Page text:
g ho

DMMd
  • DMMd Anime fandom: I don't get why they call it Dramatical Murder.. I mean, nobody gets murdered
  • DMMd Game fandom: Bitch please

Saint Martha is so wild, like she was Jesus’ host in Bethany, along with her sister Mary (as in, Mary Magdalene), then Lazarus’ (that Lazarus, who is her brother) resurrection happens, then she’s usually hanging around with her sister in a “passionate-emotional” dynamic (Martha is the aggressive sister, energetic, proactive, while Mary is the calm sister, patient, subdued), but both are very devout to J-man, and they were supposed to represent the different forms of devotion to G-sus: The gung-ho, passionate, assertive Martha, and the calm, impassioned Mary. Later, after Jesus’ death, Martha leaves Judea (that’d be around the year 48 AD), went all the way to France, and Martha, who had grown wise throughout the Bible, managed her and her siblings’ (Mary, Lazarus, and herself) stuff, eventually selling everything and giving the money to the poor after Jesus’ ascension (as per the Golden Legend tells). 

So there she was, a real happy traveling saint, wandering about, when one day, she happens to arrive to this town in France named Tarascon. It was swirling in negativity and fear, for the terrible dragon Tarrasque was terrorizing it. Saint Martha was having None Of This Shit, so she rolled up her sleeves, grabbed her cross and her flask, and went to the woods to have a talk with this abomination (HONESTLY, the Tarrasque was half beast, half fish, bigger than a horse, long and very sharp fangs, the head of a lion, the tail of a snake, and no doubt a huge body-image problem). Once she found its dwelling in the forest, Martha politely war cried and sprinkled holy water on it, wrapped her sash around its neck, sat on its back to ride it, and tamed the fuck out it.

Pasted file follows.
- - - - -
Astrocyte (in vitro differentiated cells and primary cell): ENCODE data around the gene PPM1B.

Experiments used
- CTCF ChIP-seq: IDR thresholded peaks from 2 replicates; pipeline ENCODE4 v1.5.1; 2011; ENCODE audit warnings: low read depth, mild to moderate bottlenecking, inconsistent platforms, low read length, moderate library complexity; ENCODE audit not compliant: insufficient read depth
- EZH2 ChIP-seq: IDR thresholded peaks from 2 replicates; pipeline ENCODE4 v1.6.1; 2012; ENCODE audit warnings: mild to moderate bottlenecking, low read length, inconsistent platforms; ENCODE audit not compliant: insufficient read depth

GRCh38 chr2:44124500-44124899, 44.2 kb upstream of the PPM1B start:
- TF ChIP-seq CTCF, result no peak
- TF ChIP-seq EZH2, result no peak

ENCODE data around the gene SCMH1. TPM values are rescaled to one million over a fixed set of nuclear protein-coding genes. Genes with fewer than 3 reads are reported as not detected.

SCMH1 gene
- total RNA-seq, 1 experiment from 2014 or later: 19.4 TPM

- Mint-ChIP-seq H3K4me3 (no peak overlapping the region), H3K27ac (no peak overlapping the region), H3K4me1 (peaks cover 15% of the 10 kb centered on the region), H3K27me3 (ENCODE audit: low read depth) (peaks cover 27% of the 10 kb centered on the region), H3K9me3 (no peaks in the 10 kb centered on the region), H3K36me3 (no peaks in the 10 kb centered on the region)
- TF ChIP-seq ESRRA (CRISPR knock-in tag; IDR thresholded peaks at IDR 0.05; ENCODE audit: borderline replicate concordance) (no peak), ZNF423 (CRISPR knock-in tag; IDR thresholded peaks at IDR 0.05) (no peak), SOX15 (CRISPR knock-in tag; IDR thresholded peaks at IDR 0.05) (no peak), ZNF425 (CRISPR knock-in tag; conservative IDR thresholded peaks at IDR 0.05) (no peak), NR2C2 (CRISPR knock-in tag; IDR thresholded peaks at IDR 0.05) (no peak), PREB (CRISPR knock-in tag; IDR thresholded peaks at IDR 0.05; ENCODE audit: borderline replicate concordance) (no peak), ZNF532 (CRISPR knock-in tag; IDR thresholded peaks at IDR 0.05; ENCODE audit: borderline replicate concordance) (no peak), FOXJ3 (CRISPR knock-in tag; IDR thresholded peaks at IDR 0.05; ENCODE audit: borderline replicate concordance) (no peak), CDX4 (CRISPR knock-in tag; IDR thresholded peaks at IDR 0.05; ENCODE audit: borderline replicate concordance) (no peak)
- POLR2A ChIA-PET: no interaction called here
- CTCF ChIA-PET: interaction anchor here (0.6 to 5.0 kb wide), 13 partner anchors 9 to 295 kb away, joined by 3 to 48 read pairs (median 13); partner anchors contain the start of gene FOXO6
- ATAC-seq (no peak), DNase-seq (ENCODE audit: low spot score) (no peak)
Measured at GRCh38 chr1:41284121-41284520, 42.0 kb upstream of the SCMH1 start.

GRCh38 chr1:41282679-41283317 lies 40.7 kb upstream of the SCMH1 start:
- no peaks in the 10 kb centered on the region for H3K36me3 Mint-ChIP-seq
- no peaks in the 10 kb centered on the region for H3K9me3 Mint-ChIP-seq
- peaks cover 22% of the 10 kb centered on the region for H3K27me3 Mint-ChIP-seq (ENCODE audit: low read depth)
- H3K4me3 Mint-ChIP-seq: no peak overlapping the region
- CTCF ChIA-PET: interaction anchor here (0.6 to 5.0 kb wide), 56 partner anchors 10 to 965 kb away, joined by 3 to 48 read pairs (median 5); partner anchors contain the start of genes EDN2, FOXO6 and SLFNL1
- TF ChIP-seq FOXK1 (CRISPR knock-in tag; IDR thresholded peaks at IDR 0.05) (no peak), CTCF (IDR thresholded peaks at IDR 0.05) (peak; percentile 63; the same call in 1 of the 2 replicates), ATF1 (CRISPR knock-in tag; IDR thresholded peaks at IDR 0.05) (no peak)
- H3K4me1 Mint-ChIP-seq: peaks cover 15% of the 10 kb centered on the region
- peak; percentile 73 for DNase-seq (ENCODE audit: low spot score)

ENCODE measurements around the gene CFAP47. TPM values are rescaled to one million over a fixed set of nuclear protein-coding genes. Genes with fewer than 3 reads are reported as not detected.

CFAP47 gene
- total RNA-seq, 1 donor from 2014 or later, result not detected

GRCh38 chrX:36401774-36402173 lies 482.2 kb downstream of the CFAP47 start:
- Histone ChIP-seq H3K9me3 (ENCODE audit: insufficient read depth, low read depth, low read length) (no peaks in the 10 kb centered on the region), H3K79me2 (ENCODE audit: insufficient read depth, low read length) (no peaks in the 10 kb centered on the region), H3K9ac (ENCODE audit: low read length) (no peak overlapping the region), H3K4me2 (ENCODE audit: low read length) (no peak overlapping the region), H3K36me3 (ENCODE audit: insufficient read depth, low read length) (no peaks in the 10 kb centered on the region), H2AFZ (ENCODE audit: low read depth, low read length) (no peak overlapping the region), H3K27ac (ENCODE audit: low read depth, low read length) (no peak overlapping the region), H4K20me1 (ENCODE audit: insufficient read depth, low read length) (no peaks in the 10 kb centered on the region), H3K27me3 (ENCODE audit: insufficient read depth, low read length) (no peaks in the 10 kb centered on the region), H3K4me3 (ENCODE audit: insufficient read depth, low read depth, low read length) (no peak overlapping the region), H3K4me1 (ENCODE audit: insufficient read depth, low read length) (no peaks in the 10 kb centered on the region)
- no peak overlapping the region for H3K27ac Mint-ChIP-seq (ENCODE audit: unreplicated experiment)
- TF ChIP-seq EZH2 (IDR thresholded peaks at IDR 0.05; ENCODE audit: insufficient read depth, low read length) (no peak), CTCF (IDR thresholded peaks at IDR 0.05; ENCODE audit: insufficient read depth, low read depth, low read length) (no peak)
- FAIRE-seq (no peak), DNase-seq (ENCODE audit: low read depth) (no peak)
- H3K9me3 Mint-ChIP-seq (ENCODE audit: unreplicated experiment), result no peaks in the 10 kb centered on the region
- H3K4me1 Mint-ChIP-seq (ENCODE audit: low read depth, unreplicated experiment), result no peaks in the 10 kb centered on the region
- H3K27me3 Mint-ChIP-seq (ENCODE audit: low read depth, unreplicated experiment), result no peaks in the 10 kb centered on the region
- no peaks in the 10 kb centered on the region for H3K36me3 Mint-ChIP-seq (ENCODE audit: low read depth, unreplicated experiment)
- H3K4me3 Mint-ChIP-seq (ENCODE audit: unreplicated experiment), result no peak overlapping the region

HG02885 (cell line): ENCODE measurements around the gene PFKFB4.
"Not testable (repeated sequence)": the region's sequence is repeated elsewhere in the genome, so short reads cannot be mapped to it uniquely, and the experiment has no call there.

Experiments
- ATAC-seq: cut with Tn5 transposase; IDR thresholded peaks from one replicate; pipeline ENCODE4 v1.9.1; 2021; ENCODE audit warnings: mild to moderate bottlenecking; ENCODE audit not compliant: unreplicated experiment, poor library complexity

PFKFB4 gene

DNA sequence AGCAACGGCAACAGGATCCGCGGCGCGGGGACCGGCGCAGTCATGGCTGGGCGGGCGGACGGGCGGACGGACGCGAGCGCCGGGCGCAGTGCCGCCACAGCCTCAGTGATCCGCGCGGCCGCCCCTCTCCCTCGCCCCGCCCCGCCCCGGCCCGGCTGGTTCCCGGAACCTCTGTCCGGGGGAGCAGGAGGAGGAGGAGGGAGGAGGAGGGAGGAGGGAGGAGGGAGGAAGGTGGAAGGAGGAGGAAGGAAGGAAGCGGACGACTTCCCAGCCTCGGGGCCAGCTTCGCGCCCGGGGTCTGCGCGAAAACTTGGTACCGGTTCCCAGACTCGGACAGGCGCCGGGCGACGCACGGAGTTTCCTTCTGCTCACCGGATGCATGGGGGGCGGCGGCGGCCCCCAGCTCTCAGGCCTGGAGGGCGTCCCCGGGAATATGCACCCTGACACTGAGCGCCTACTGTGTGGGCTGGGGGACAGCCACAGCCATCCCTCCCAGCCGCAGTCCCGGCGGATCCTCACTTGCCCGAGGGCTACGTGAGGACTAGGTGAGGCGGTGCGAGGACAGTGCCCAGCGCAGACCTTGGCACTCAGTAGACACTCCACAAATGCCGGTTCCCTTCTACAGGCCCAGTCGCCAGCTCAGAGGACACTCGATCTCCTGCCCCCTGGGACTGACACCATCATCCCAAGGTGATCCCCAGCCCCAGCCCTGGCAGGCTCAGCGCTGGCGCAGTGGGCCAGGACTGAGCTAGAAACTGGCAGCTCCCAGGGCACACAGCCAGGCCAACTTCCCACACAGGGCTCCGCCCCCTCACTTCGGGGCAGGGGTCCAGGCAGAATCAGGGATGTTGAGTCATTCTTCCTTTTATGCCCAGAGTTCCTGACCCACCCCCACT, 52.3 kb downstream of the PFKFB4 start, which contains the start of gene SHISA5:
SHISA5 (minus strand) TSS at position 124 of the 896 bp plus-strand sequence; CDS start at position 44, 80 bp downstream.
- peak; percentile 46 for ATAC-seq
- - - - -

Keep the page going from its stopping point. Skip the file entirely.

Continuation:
Saint Martha settled in Tarascon after this, where she continued to live day after day by performing prayers and helping people out with her servant, Saint Marcelle, and eventually she died there of old age, no doubt wearing sick shades and brofisting Marcelle while Tarasque was plowing the field for some farmers.

And you think she was done? NO, SAINT MARTHA DOESN’T UNDERSTAND THE DEFINITION OF NOT KICKING ASS 24/7. NOT EVEN DEATH CAN STOP THIS BULLDOZER. A town in Spain, Villajoyosa, holds an annual celebration in honor of Saint Martha, because according to local legend, when Berber pirates came to pillage the small town, Saint “Fuckhouse” Martha came to the rescue by causing a flood on the coast, wiping out the pirate fleet. This happened in the 1500s, which I absolutely interpret as Saint Martha opening her eyes in a frenzy in her crypt, over a shitting thousand years after she died, thrusting her meaty fist out of the concrete tomb, grabbing her cross, muttering “fucking pirates” very violently, POWER SPRINTING all the way from France to that Spanish town, kicking the water, causing a small tsunami, undoing the pirates, and then running back to her tomb to continue being dead.

What I am trying to say here is that Saint Martha is the knees of the bee.

Odio vedere come il nostro rapporto è cambiato. Odio vedere come ti comporti ora con me. Odio vedere che tutto è cambiato. Ma non do la colpa a te, la do ad entrambi ma a me, soprattutto. E mi odio, per questo. Prenditi il tempo che vuoi, io sono qui e posso aspettare. Ma torna ti prego. Ho ancora bisogno di vederti, di parlarti, di sentirti, di baciarti, di vederti ridere, di ascoltarti e di averti. Ho ancora bisogno di passare del tempo con te. Per favore, dammene la possibilità. Non dimenticarti di me. Io ti aspetto, torna da me. Resta con me ancora un po’, non chiedo altro. Senza te è tutto così vuoto, è tutto così spento, così confuso, così assurdo e io non riesco più a sopportare tutto questo silenzio. Torna, torna ti prego. Non ce la faccio più a star male, a crollare, a piangere. Non ne posso più di soffrire e di star così. Ho bisogno di tempi migliori, penso di meritarmelo, almeno un po’.